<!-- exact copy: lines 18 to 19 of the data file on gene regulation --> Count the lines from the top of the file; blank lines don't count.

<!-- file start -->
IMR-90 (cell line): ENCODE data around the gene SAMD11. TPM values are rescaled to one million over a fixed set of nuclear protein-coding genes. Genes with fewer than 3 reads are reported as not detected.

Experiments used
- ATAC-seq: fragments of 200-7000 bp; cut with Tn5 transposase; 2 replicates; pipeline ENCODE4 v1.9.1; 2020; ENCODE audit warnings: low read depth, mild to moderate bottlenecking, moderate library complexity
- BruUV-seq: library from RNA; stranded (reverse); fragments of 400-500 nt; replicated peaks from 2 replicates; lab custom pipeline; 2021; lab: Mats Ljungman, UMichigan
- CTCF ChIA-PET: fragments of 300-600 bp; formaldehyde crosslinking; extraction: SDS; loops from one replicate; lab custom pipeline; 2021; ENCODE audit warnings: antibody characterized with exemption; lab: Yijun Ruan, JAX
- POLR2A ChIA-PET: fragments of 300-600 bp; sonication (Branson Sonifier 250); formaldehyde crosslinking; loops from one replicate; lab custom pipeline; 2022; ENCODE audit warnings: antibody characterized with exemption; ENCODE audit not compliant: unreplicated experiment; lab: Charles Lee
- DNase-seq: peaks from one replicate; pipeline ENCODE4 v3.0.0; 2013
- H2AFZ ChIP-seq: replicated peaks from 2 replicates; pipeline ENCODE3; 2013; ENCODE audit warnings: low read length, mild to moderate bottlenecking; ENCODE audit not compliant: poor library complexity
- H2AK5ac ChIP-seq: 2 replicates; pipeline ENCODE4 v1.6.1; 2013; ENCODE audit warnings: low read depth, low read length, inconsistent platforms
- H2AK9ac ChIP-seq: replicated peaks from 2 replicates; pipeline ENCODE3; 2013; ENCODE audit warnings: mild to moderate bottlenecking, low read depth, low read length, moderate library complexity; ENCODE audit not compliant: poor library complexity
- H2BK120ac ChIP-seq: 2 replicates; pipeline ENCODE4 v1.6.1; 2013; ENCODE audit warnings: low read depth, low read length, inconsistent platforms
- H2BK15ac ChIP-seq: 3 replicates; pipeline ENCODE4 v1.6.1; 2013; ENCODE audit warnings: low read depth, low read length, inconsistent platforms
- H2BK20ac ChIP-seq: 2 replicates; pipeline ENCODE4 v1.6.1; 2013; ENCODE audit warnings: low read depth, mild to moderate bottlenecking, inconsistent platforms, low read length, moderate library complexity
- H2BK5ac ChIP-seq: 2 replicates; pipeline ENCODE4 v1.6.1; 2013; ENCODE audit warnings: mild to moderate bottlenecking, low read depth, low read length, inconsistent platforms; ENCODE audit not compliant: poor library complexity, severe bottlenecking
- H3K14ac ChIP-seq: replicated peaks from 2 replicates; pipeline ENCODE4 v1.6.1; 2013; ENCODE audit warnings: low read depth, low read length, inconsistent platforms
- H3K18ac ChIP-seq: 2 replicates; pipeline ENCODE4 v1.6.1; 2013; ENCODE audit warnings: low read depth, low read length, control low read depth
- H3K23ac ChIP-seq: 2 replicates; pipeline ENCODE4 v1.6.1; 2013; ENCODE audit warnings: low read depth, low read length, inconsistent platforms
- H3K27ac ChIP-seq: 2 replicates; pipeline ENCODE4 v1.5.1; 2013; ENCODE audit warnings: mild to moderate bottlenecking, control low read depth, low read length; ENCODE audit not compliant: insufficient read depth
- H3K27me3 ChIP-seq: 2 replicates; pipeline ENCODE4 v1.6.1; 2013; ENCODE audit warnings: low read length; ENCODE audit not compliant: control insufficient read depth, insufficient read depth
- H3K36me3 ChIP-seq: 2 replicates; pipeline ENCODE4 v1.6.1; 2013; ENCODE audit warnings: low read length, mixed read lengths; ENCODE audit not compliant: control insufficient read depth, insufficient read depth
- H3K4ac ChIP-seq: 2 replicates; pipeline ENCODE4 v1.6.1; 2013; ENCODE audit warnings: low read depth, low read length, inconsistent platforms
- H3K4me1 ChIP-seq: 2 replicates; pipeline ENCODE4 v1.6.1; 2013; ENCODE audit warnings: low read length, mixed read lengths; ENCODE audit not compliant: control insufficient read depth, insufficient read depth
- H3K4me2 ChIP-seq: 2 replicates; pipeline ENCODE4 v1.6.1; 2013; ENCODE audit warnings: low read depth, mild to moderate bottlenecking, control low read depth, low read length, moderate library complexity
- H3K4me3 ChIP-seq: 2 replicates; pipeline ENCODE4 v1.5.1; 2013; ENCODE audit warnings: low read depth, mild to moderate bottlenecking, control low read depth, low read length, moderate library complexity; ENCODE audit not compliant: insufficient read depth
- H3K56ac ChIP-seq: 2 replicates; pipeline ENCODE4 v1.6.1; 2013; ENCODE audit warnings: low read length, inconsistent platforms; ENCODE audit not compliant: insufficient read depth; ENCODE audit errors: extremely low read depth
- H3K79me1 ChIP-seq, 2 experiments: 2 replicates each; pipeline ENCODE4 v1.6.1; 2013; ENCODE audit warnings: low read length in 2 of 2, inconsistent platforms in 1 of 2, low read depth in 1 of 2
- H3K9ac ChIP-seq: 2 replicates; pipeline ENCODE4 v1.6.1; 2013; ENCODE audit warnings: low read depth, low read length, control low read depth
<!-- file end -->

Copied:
- H3K27ac ChIP-seq: 2 replicates; pipeline ENCODE4 v1.5.1; 2013; ENCODE audit warnings: mild to moderate bottlenecking, control low read depth, low read length; ENCODE audit not compliant: insufficient read depth
- H3K27me3 ChIP-seq: 2 replicates; pipeline ENCODE4 v1.6.1; 2013; ENCODE audit warnings: low read length; ENCODE audit not compliant: control insufficient read depth, insufficient read depth